The big day finally arrived – Randolph, New Jersey was ready to celebrate America’s bi-centennial. We studied the Revolutionary War at my beloved Fernbrook School that year and finished off the school year with the idea that America’s 200th birthday was a very big deal indeed.
|Bad-asses, Randolph Style|
The moms looked at one another in disgust but didn’t say a word. Ignore it and the young children won’t start asking questions I imagine must have been their line of thinking. I pretended not to notice but secretly I was in awe of these young men who were so ready to mock what we were taught was a big deal and go against the prevailing sentimentality.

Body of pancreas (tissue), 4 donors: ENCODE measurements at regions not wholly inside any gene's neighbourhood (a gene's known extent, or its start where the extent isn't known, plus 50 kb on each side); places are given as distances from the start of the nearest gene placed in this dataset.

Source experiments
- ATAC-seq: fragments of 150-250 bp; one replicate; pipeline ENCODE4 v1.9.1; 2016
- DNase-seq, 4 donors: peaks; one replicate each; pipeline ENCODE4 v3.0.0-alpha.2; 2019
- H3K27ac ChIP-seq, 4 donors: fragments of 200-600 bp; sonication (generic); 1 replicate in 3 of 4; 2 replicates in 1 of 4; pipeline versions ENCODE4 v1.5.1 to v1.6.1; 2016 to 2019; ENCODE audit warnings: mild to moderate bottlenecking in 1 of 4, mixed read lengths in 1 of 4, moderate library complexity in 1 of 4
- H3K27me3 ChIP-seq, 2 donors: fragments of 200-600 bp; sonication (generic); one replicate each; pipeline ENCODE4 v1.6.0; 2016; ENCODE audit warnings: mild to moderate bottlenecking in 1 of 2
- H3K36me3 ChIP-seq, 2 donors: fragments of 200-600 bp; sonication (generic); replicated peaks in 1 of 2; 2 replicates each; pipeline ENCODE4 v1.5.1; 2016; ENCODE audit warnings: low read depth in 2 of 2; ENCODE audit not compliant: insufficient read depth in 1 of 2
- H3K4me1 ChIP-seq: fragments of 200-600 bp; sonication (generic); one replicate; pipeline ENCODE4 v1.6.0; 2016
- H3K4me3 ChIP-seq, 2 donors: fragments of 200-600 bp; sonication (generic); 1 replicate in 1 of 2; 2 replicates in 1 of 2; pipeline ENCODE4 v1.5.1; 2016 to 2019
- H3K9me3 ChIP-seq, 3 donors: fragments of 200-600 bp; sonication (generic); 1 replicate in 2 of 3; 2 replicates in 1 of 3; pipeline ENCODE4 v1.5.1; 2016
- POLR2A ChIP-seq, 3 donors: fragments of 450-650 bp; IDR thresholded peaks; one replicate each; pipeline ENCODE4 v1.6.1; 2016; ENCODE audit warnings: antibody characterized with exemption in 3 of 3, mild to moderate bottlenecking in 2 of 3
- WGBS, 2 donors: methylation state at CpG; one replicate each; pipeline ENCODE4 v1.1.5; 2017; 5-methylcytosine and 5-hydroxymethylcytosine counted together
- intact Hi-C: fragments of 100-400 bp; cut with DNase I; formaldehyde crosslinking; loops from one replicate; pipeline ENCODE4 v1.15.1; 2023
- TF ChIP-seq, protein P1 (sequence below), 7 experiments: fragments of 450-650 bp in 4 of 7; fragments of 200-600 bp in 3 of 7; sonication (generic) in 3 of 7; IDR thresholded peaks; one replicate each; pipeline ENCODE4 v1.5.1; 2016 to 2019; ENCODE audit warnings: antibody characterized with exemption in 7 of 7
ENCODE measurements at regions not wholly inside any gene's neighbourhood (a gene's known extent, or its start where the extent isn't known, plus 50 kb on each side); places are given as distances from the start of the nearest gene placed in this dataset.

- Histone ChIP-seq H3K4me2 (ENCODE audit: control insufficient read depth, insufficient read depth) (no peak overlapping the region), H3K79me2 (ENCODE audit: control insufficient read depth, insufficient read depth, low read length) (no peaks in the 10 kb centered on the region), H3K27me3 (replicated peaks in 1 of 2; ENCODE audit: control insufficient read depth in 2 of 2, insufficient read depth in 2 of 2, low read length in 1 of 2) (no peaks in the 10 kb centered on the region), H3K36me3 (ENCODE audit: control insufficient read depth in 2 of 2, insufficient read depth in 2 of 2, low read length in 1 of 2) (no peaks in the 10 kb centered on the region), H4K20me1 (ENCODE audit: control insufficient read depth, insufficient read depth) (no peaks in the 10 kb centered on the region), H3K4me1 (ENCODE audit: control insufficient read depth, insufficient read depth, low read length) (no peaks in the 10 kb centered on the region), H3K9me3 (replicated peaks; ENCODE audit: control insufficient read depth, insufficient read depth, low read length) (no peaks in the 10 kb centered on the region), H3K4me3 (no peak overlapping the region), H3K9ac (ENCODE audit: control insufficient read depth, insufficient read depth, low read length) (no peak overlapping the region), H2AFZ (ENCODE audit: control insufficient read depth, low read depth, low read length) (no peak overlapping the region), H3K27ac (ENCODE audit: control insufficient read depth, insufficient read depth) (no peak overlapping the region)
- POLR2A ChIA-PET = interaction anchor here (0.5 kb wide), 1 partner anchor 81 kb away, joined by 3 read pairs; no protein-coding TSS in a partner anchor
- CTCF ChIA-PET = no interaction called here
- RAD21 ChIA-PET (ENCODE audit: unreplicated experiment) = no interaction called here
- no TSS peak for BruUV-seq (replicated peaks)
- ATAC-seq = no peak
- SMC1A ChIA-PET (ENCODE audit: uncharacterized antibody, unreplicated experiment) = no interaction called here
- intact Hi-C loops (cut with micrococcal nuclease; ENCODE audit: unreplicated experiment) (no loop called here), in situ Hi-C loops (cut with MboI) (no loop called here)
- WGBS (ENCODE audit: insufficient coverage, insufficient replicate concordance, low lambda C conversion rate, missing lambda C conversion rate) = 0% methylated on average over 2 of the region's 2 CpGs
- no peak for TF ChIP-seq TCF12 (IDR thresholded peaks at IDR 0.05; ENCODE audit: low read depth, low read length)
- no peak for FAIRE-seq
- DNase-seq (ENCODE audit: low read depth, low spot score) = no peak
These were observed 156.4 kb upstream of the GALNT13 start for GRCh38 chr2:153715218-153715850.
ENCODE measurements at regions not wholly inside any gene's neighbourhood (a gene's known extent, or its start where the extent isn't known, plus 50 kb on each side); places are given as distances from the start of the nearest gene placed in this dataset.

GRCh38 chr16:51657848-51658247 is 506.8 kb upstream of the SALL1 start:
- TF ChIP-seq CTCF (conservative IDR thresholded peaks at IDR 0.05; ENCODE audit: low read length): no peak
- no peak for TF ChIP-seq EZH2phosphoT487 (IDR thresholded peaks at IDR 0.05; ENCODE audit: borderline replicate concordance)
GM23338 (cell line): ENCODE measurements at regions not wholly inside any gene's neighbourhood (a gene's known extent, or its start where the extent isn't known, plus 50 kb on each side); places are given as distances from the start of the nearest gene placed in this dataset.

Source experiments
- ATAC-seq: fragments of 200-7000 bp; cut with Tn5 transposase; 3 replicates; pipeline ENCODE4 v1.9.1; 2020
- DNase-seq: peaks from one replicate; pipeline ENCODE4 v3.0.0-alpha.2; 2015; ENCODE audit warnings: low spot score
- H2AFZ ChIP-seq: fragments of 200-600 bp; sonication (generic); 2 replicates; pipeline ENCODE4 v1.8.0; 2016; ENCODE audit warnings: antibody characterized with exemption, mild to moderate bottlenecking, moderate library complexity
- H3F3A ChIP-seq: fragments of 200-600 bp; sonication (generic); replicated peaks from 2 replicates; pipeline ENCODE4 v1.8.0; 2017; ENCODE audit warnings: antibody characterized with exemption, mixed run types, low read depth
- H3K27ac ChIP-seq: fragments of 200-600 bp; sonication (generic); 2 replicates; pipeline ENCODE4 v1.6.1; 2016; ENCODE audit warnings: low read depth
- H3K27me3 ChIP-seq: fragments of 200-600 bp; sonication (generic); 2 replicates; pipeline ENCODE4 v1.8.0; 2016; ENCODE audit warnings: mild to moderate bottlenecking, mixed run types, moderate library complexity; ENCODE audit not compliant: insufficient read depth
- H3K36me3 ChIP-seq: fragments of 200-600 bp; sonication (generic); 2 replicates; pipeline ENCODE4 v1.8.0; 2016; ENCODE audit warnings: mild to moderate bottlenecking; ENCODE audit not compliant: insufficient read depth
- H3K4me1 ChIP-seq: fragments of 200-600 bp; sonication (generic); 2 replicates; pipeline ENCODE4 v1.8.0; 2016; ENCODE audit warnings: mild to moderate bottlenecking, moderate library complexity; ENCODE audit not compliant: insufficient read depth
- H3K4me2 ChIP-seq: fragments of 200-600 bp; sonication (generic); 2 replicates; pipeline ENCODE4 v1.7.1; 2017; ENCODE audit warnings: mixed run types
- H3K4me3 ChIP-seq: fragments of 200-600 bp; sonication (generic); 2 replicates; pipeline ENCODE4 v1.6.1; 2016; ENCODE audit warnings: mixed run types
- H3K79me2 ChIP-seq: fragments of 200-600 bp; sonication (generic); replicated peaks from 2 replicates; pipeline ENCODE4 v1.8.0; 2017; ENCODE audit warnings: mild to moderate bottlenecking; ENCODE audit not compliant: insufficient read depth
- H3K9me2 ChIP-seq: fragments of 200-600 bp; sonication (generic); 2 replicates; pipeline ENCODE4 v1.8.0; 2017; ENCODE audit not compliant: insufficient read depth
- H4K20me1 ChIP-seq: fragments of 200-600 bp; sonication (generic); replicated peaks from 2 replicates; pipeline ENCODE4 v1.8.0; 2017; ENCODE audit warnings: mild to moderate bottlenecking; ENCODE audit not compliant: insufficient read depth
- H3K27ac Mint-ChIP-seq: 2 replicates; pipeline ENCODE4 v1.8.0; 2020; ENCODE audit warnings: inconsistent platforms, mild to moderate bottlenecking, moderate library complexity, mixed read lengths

I don’t really remember much about boys or the car. Over the years I have reconstructed the incident in my mind and always come up with the same image. I picture a bad-ass looking black convertible, the boys old enough to drive but not old enough to drink. They had a case of crap beer in the trunk and were off to Hedden Park to sit around and mock the status quo until the Randolph cops shoed them away. Shaggy hair, torn jeans or cut-off shorts, a leather vest but no shirt underneath, maybe a few tattoos. A 1970s image of youthful rebellion.
To this day the incident has stuck in my mind as it was my first conscious memory of the idea that not everyone thinks the same way or shares the same beliefs. This was my first taste of rebellion.